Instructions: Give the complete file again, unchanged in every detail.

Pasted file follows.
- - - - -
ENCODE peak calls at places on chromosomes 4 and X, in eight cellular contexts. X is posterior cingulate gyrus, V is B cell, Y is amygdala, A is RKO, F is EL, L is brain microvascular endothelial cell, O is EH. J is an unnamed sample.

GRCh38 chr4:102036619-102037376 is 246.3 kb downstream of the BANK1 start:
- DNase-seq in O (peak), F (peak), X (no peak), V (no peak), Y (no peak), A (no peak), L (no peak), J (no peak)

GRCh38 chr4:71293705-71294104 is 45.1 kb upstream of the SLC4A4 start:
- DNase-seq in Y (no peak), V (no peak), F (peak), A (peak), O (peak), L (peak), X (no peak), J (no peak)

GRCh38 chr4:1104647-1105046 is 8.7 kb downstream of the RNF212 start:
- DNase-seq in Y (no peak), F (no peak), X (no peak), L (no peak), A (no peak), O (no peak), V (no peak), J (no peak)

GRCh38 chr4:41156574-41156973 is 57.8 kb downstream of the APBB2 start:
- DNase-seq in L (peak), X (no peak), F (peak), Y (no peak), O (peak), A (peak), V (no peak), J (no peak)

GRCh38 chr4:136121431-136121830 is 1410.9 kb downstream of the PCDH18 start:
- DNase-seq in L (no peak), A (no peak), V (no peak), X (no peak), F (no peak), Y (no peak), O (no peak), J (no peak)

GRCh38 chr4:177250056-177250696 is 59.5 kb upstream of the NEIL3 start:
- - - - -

ENCODE peak calls at places on chromosomes 4 and X, in eight cellular contexts. X is posterior cingulate gyrus, V is B cell, Y is amygdala, A is RKO, F is EL, L is brain microvascular endothelial cell, O is EH. J is an unnamed sample.

GRCh38 chr4:102036619-102037376 is 246.3 kb downstream of the BANK1 start:
- DNase-seq in O (peak), F (peak), X (no peak), V (no peak), Y (no peak), A (no peak), L (no peak), J (no peak)

GRCh38 chr4:71293705-71294104 is 45.1 kb upstream of the SLC4A4 start:
- DNase-seq in Y (no peak), V (no peak), F (peak), A (peak), O (peak), L (peak), X (no peak), J (no peak)

GRCh38 chr4:1104647-1105046 is 8.7 kb downstream of the RNF212 start:
- DNase-seq in Y (no peak), F (no peak), X (no peak), L (no peak), A (no peak), O (no peak), V (no peak), J (no peak)

GRCh38 chr4:41156574-41156973 is 57.8 kb downstream of the APBB2 start:
- DNase-seq in L (peak), X (no peak), F (peak), Y (no peak), O (peak), A (peak), V (no peak), J (no peak)

GRCh38 chr4:136121431-136121830 is 1410.9 kb downstream of the PCDH18 start:
- DNase-seq in L (no peak), A (no peak), V (no peak), X (no peak), F (no peak), Y (no peak), O (no peak), J (no peak)

GRCh38 chr4:177250056-177250696 is 59.5 kb upstream of the NEIL3 start: